In June 2012, the government’s ROTHR Program Office released a study concluding that a large-scale wind farm should be at least 28 miles from a ROTHR facility to prevent interference with the radar’s operation. The Navy released a map showing the “interference awareness area” in relation to the ROTHR receiving facility. The Amazon Wind Farm covers about 20,000 acres. It begins about 14 miles from the ROTHR facility stretching to a point about 22 miles away and is entirely within the 28-mile interference awareness area described in the 2012 study.

Options

The letter outlines two options to deal with potential interference. The preferred option is permanently shutting down the project and compensating the developer, but for only documented costs to date but not for “future speculated profits.”

The second option would be to immediately make major changes to the agreement between the Department of Defense and the wind-farm developer. “Specifically the developer should be required to immediately shut down any and all turbines, when any more than a 5 percent degradation of the ROTHR signal is experienced due to any of this project’s turbines,” the letter says.

Under the current agreement, the Navy would “discuss strategies” with Iberdrola Renewables, the U.S. subsidiary of the Spanish company building the wind farm, should the installation adversely affect radar operations. The agreement, however, gives the Navy no option of terminating the project if the turbines compromise the radar facility’s effectiveness.

If the Navy detects an adverse impact from the operation of the turbines during the testing phase, the startup phase, or the operational phase, the parties will “confer with the assistance of a mutually acceptable technical expert” and discuss strategies likely to prevent problems.

The agreement says Iberdrola Renewables isn’t obligated to undertake any measures that it, by its sole discretion, “deems infeasible for any reason or no reason.”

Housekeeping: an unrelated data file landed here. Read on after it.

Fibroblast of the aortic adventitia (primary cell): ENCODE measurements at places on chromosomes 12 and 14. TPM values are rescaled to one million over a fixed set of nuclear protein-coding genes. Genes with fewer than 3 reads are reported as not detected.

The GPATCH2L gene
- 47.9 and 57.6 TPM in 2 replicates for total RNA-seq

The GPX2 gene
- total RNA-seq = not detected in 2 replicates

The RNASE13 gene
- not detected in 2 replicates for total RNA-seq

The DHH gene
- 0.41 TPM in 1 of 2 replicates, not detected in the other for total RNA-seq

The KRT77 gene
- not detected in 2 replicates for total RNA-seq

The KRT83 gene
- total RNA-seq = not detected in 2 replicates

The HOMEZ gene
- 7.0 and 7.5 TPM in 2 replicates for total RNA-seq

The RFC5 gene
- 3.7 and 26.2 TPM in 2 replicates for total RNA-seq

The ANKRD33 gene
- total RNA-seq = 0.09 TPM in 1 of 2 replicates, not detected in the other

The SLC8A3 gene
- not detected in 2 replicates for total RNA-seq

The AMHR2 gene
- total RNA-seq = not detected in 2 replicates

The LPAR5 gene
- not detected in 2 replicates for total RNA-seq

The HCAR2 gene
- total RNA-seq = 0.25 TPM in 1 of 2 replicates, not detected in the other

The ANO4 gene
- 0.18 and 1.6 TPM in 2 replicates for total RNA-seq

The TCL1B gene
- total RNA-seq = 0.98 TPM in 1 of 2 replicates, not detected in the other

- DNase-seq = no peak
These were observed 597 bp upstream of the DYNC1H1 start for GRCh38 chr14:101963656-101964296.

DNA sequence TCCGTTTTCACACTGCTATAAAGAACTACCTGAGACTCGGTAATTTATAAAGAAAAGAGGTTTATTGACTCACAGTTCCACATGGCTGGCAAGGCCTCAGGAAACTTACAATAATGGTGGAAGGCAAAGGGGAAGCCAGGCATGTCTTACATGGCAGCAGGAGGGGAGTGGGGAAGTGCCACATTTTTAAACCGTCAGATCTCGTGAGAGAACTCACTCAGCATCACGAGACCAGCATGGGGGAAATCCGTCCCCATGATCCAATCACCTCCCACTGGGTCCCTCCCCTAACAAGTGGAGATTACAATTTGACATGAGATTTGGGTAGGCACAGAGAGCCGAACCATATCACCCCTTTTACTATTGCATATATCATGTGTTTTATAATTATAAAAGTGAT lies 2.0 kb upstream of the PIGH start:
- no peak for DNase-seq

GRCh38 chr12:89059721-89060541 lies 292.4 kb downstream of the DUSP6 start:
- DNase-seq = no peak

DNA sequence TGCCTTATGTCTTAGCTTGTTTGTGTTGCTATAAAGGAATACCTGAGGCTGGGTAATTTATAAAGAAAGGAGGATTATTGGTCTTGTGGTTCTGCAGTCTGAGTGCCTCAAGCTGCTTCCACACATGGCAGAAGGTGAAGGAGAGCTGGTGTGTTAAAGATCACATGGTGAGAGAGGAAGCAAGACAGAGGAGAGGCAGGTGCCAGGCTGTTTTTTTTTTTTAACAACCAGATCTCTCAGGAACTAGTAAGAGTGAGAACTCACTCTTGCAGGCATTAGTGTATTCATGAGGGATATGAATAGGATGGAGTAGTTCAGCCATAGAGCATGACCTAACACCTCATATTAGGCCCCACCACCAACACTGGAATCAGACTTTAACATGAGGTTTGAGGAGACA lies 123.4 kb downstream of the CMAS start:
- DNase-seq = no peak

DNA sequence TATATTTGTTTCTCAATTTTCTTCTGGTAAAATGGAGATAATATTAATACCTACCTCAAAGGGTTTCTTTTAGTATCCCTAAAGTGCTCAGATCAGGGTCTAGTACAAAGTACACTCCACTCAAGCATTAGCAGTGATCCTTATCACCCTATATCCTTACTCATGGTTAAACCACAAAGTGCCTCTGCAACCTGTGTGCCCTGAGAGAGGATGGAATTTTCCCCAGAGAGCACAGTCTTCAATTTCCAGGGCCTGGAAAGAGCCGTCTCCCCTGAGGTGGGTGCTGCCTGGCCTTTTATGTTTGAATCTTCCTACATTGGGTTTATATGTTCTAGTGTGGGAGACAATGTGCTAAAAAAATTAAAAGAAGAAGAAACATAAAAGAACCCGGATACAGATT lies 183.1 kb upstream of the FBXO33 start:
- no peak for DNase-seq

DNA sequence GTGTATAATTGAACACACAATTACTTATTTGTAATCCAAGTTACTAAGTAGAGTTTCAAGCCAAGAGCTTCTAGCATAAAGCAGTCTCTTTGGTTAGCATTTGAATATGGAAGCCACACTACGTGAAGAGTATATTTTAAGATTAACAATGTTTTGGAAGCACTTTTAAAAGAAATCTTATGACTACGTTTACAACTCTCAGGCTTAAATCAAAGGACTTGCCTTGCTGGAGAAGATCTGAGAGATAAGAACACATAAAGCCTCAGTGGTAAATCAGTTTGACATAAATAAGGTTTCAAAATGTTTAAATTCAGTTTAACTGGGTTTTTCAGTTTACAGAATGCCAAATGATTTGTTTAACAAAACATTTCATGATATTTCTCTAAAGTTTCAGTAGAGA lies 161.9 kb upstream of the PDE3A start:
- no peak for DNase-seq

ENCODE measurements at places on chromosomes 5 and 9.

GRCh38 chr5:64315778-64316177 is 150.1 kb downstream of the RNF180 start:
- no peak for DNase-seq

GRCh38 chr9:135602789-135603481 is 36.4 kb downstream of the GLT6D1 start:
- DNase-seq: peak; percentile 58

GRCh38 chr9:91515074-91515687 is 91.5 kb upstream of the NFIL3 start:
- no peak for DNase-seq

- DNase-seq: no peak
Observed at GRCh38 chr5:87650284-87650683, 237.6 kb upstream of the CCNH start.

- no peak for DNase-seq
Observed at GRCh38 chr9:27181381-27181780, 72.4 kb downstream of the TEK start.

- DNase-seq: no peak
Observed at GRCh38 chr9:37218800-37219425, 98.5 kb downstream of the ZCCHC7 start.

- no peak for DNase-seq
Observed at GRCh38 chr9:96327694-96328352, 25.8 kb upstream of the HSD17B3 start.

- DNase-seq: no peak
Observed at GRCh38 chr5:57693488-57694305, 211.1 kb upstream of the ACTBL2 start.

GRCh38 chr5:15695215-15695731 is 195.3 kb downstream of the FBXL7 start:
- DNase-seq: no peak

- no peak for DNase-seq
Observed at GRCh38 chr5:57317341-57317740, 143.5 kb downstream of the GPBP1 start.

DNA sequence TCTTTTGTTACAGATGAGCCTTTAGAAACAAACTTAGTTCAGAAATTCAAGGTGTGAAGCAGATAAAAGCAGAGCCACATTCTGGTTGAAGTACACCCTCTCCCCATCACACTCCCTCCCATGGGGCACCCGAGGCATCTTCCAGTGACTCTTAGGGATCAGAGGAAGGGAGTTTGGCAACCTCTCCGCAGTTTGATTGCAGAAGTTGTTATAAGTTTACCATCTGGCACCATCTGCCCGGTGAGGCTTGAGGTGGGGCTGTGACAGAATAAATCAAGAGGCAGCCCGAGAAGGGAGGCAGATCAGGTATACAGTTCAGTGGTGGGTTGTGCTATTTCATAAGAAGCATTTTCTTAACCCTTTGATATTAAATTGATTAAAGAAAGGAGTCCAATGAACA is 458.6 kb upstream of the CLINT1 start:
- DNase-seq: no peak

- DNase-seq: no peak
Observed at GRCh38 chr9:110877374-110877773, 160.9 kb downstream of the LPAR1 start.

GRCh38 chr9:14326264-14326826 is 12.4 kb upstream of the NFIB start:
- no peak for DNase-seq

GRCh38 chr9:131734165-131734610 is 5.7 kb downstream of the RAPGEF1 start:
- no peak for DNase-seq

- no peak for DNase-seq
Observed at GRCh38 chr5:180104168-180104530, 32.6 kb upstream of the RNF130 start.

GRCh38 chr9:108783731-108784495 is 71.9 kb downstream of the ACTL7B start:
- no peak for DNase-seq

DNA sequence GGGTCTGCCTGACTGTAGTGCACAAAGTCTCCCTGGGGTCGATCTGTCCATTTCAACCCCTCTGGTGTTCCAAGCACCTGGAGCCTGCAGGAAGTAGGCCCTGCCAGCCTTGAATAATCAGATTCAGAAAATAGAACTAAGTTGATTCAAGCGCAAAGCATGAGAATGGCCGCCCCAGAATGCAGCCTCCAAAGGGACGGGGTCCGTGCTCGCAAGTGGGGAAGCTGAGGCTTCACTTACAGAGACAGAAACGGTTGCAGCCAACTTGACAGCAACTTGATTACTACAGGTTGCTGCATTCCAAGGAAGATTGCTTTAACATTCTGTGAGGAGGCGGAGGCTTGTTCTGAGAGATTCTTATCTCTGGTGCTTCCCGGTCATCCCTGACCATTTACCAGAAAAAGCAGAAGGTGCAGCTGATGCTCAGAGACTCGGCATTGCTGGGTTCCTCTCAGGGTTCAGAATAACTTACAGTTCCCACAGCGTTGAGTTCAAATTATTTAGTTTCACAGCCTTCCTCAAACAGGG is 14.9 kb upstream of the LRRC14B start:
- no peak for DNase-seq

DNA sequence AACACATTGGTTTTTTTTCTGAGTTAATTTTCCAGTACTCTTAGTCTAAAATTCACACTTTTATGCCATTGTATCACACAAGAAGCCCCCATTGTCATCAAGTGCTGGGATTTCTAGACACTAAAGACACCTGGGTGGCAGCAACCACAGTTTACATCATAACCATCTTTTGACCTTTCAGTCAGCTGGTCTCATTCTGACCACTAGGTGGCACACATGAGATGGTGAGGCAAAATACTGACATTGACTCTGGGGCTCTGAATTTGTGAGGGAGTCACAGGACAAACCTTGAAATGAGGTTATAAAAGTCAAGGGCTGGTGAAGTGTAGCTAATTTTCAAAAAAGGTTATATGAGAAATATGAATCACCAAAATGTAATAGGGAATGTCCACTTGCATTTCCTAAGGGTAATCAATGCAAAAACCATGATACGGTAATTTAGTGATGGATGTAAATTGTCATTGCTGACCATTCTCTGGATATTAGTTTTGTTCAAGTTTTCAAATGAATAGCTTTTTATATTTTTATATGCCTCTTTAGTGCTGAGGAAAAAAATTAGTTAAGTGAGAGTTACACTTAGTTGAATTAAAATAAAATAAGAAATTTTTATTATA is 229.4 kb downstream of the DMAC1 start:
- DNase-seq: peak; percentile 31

The project

Iberdrola Renewables’ effort to develop a wind farm began in 2009. The project stopped in late 2011 when three public utilities — Duke Energy, Dominion Energy, and Progress Energy — said they would not buy power from the facility because the rates Iberdrola would charge would be too high.

The project got new life when Amazon announced in July 2015 that it would buy the power produced by the wind farm and use it for its data centers in Northern Virginia.

But, as another CJ story noted, the centers would continue to buy electricity entirely from Dominion Virginia Power, the public utility that now supplies the Amazon data centers.

The power will be connected to the grid locally and can’t be plugged into the data centers, which are 200 miles away. The project is expected to be operational this year.

Plans for the wind farm include 104 turbine structures about 500 feet high. The company may add an additional 46 turbines. Initially, the facility would generate 208 megawatts of electricity, with a possible total of 300 megawatts if the additional turbines are added.

Gov. Pat McCrory, during the July 2015 groundbreaking ceremony, said: “The Amazon Wind Farm takes a significant step toward diversifying North Carolina’s energy resources. Bringing onshore wind production to North Carolina is part of my ‘all of the above’ energy strategy. By diversifying our energy resources, we can provide affordable, reliable, and secure sources of energy that are environmentally clean and safe.”